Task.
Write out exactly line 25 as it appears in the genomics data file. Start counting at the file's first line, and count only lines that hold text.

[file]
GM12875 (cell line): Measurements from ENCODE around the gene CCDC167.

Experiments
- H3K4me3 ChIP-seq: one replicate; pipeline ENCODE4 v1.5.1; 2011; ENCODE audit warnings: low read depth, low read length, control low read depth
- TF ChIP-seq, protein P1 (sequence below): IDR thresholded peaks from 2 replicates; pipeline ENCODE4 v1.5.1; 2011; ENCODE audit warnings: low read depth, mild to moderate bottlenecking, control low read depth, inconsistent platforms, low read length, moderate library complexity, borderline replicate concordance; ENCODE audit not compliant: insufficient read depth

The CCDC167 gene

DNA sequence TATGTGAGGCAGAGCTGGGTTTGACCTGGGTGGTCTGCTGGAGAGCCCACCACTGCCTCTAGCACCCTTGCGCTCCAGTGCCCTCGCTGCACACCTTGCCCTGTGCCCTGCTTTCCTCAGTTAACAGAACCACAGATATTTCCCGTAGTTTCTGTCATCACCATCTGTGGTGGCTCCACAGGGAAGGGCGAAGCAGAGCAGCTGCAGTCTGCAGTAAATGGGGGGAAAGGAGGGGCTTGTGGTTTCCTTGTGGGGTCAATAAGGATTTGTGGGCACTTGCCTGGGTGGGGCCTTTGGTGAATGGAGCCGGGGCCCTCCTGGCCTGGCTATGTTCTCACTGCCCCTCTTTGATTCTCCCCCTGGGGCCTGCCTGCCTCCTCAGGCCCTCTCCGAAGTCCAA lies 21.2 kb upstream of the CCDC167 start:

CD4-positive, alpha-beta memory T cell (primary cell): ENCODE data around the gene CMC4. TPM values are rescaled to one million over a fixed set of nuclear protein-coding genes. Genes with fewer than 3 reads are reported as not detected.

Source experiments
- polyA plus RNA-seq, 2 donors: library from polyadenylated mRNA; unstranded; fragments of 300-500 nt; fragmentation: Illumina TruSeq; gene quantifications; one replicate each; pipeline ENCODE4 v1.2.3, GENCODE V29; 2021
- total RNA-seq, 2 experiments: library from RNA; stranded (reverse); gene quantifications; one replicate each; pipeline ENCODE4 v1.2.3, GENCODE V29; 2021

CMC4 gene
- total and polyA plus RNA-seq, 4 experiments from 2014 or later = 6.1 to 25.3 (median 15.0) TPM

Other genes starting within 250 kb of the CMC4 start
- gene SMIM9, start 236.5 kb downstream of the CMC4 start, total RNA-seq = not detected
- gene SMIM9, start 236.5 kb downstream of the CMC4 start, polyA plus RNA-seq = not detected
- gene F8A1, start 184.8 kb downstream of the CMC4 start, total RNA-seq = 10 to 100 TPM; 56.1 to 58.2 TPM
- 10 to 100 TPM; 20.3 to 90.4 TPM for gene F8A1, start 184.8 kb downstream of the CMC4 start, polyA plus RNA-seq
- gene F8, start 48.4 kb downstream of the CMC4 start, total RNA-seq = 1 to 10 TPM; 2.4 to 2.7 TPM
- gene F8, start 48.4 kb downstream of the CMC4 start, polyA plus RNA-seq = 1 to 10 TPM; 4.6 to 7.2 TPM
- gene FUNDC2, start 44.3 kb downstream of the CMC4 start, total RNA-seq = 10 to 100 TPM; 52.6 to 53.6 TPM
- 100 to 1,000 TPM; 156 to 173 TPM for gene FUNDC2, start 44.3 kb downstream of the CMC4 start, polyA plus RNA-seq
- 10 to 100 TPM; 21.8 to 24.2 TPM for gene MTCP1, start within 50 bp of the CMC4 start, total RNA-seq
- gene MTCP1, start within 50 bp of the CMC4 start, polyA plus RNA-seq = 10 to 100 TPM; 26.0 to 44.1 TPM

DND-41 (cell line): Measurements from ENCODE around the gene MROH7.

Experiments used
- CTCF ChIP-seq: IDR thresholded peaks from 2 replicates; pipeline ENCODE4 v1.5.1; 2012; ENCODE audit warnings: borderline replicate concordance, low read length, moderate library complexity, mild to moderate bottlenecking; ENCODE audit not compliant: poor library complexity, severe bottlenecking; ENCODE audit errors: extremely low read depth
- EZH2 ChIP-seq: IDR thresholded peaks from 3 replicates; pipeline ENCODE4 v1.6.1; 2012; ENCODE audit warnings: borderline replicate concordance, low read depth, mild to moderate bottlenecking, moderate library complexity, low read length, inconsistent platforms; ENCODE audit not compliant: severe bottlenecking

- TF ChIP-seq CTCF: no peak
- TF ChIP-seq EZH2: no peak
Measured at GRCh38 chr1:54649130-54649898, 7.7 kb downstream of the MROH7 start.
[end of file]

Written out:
Experiments used